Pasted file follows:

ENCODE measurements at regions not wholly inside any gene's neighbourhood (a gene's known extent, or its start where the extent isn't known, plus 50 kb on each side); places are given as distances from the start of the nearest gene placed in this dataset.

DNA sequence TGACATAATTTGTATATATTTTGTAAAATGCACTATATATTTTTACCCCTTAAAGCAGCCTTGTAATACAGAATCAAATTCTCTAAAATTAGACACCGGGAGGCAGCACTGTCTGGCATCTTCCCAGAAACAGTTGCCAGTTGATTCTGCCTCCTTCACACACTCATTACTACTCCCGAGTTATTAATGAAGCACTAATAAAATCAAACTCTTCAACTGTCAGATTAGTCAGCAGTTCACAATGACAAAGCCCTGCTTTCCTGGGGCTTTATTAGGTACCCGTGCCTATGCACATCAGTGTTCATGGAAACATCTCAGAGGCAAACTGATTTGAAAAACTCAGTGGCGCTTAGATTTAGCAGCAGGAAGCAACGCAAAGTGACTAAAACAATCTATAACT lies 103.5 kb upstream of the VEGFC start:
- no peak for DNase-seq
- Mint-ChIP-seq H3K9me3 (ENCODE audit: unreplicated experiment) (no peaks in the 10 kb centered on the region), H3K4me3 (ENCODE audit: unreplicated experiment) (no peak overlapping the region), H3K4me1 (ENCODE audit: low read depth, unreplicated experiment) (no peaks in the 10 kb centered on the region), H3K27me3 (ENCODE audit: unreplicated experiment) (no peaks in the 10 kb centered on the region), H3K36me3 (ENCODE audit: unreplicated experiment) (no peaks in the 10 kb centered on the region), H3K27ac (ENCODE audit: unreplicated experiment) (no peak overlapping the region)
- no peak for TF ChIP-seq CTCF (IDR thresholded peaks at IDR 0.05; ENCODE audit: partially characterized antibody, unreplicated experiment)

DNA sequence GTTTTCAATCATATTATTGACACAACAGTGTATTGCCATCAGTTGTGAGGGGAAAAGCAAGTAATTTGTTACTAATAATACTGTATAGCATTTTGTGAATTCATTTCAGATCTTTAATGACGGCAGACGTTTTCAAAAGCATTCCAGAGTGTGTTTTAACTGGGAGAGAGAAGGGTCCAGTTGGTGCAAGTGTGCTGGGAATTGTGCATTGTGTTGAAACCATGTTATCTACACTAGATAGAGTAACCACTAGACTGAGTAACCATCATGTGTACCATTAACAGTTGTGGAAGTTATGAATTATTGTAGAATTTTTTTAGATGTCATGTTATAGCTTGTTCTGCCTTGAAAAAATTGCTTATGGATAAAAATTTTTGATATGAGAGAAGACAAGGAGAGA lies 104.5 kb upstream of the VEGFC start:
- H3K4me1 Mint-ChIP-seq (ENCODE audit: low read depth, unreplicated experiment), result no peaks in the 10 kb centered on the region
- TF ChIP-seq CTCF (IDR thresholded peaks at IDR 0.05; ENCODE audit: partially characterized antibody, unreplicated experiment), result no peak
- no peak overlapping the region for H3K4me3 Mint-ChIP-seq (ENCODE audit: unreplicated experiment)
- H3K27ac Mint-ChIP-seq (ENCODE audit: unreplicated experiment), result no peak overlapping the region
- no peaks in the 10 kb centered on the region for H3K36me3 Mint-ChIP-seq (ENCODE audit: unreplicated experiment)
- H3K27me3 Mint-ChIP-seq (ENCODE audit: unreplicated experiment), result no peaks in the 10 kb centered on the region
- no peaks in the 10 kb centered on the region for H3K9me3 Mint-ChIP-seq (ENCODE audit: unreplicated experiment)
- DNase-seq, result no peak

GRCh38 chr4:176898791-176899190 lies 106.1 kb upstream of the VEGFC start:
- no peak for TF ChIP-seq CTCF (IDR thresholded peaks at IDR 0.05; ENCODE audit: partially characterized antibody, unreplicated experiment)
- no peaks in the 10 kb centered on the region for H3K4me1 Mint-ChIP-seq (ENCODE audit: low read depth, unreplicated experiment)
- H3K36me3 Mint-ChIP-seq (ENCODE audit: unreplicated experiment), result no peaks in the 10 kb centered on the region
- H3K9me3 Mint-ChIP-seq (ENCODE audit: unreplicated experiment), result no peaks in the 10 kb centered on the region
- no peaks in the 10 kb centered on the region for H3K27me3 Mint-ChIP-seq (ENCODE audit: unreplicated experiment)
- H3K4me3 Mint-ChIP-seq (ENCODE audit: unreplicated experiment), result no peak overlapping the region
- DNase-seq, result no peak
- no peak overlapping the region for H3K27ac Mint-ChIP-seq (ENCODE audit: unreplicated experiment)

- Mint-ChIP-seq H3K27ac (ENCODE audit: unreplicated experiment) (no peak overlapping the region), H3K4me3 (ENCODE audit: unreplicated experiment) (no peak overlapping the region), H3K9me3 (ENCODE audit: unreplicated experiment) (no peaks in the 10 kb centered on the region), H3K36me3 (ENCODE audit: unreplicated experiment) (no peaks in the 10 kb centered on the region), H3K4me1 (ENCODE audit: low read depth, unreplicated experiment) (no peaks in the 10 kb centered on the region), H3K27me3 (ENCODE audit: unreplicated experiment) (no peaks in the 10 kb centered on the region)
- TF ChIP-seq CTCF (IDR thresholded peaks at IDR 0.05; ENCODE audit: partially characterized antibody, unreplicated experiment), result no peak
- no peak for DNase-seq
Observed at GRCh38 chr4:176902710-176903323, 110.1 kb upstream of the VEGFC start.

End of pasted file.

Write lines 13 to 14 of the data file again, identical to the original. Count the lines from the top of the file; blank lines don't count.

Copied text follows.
- no peaks in the 10 kb centered on the region for H3K9me3 Mint-ChIP-seq (ENCODE audit: unreplicated experiment)
- DNase-seq, result no peak